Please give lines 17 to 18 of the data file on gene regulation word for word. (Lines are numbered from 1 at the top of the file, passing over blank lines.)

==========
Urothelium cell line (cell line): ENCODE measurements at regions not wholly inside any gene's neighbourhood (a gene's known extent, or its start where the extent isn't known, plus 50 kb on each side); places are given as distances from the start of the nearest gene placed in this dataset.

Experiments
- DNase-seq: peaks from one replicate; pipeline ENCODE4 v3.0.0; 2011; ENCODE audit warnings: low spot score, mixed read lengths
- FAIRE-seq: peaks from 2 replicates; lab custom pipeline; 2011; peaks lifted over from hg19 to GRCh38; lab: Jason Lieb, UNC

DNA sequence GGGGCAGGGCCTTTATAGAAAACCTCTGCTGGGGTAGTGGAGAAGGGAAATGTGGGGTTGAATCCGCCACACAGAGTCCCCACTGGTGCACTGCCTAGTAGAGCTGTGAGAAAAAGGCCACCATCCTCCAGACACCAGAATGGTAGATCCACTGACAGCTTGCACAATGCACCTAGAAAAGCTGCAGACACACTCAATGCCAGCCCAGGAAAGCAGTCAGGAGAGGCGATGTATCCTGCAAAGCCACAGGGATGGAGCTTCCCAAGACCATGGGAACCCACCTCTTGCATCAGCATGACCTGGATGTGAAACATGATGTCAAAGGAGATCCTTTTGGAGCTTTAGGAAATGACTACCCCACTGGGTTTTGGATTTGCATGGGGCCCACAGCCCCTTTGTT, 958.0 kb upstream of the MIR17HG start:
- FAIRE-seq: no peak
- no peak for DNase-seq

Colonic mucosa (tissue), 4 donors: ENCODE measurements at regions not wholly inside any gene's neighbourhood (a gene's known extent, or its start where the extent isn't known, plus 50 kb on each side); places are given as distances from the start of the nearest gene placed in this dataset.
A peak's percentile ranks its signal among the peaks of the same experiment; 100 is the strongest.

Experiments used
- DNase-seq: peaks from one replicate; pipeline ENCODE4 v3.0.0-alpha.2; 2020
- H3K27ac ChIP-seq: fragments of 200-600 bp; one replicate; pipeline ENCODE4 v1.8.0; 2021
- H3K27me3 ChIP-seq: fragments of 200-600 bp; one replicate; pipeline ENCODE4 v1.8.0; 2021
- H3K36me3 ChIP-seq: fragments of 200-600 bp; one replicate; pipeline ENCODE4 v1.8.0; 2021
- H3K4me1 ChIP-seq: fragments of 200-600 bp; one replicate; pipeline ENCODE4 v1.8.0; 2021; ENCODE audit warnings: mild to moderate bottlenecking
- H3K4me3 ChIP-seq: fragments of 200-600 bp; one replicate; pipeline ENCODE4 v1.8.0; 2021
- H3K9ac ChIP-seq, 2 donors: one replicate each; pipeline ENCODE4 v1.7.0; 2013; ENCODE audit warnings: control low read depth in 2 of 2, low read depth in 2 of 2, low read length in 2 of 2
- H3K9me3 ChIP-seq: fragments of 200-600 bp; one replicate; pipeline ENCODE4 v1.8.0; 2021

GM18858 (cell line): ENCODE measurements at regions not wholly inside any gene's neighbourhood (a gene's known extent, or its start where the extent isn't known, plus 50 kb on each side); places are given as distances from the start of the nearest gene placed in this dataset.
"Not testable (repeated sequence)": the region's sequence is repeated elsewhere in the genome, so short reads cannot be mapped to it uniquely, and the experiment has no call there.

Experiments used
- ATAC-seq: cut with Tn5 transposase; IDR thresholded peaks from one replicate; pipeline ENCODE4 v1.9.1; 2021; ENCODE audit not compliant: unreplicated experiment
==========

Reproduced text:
- H3K9ac ChIP-seq, 2 donors: one replicate each; pipeline ENCODE4 v1.7.0; 2013; ENCODE audit warnings: control low read depth in 2 of 2, low read depth in 2 of 2, low read length in 2 of 2
- H3K9me3 ChIP-seq: fragments of 200-600 bp; one replicate; pipeline ENCODE4 v1.8.0; 2021